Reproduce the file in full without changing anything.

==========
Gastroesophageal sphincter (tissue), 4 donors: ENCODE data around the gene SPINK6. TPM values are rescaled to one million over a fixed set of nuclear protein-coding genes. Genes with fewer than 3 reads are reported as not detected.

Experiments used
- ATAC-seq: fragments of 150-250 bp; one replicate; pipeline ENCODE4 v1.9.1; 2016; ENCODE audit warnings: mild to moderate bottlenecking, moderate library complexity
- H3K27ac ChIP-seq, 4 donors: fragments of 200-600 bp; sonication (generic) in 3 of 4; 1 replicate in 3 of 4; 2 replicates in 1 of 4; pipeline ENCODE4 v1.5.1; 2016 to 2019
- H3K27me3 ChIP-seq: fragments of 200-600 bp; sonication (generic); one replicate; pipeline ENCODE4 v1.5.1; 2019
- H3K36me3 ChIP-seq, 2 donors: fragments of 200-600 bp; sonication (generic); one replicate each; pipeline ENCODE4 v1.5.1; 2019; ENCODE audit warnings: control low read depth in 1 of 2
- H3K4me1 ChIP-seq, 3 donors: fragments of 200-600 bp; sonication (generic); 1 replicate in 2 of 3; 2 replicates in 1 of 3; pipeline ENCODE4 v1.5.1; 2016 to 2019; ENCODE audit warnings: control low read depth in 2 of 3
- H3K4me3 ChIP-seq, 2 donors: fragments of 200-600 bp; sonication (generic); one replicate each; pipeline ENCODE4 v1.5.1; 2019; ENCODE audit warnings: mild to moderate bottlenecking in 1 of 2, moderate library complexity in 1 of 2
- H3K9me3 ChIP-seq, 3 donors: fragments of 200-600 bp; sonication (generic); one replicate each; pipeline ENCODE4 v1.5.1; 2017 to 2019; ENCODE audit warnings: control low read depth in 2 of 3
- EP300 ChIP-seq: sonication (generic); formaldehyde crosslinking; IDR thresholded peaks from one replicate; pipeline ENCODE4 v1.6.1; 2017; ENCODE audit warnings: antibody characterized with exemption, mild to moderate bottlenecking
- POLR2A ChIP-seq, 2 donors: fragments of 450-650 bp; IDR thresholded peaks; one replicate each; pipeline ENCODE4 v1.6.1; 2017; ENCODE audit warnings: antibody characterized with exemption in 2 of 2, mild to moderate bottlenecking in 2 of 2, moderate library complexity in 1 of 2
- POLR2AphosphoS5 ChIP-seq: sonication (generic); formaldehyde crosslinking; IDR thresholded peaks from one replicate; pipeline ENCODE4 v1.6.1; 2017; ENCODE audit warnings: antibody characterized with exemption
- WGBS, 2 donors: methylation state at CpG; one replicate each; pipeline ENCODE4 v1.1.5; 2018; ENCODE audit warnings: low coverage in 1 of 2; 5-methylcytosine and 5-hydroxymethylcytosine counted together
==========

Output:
Gastroesophageal sphincter (tissue), 4 donors: ENCODE data around the gene SPINK6. TPM values are rescaled to one million over a fixed set of nuclear protein-coding genes. Genes with fewer than 3 reads are reported as not detected.

Experiments used
- ATAC-seq: fragments of 150-250 bp; one replicate; pipeline ENCODE4 v1.9.1; 2016; ENCODE audit warnings: mild to moderate bottlenecking, moderate library complexity
- H3K27ac ChIP-seq, 4 donors: fragments of 200-600 bp; sonication (generic) in 3 of 4; 1 replicate in 3 of 4; 2 replicates in 1 of 4; pipeline ENCODE4 v1.5.1; 2016 to 2019
- H3K27me3 ChIP-seq: fragments of 200-600 bp; sonication (generic); one replicate; pipeline ENCODE4 v1.5.1; 2019
- H3K36me3 ChIP-seq, 2 donors: fragments of 200-600 bp; sonication (generic); one replicate each; pipeline ENCODE4 v1.5.1; 2019; ENCODE audit warnings: control low read depth in 1 of 2
- H3K4me1 ChIP-seq, 3 donors: fragments of 200-600 bp; sonication (generic); 1 replicate in 2 of 3; 2 replicates in 1 of 3; pipeline ENCODE4 v1.5.1; 2016 to 2019; ENCODE audit warnings: control low read depth in 2 of 3
- H3K4me3 ChIP-seq, 2 donors: fragments of 200-600 bp; sonication (generic); one replicate each; pipeline ENCODE4 v1.5.1; 2019; ENCODE audit warnings: mild to moderate bottlenecking in 1 of 2, moderate library complexity in 1 of 2
- H3K9me3 ChIP-seq, 3 donors: fragments of 200-600 bp; sonication (generic); one replicate each; pipeline ENCODE4 v1.5.1; 2017 to 2019; ENCODE audit warnings: control low read depth in 2 of 3
- EP300 ChIP-seq: sonication (generic); formaldehyde crosslinking; IDR thresholded peaks from one replicate; pipeline ENCODE4 v1.6.1; 2017; ENCODE audit warnings: antibody characterized with exemption, mild to moderate bottlenecking
- POLR2A ChIP-seq, 2 donors: fragments of 450-650 bp; IDR thresholded peaks; one replicate each; pipeline ENCODE4 v1.6.1; 2017; ENCODE audit warnings: antibody characterized with exemption in 2 of 2, mild to moderate bottlenecking in 2 of 2, moderate library complexity in 1 of 2
- POLR2AphosphoS5 ChIP-seq: sonication (generic); formaldehyde crosslinking; IDR thresholded peaks from one replicate; pipeline ENCODE4 v1.6.1; 2017; ENCODE audit warnings: antibody characterized with exemption
- WGBS, 2 donors: methylation state at CpG; one replicate each; pipeline ENCODE4 v1.1.5; 2018; ENCODE audit warnings: low coverage in 1 of 2; 5-methylcytosine and 5-hydroxymethylcytosine counted together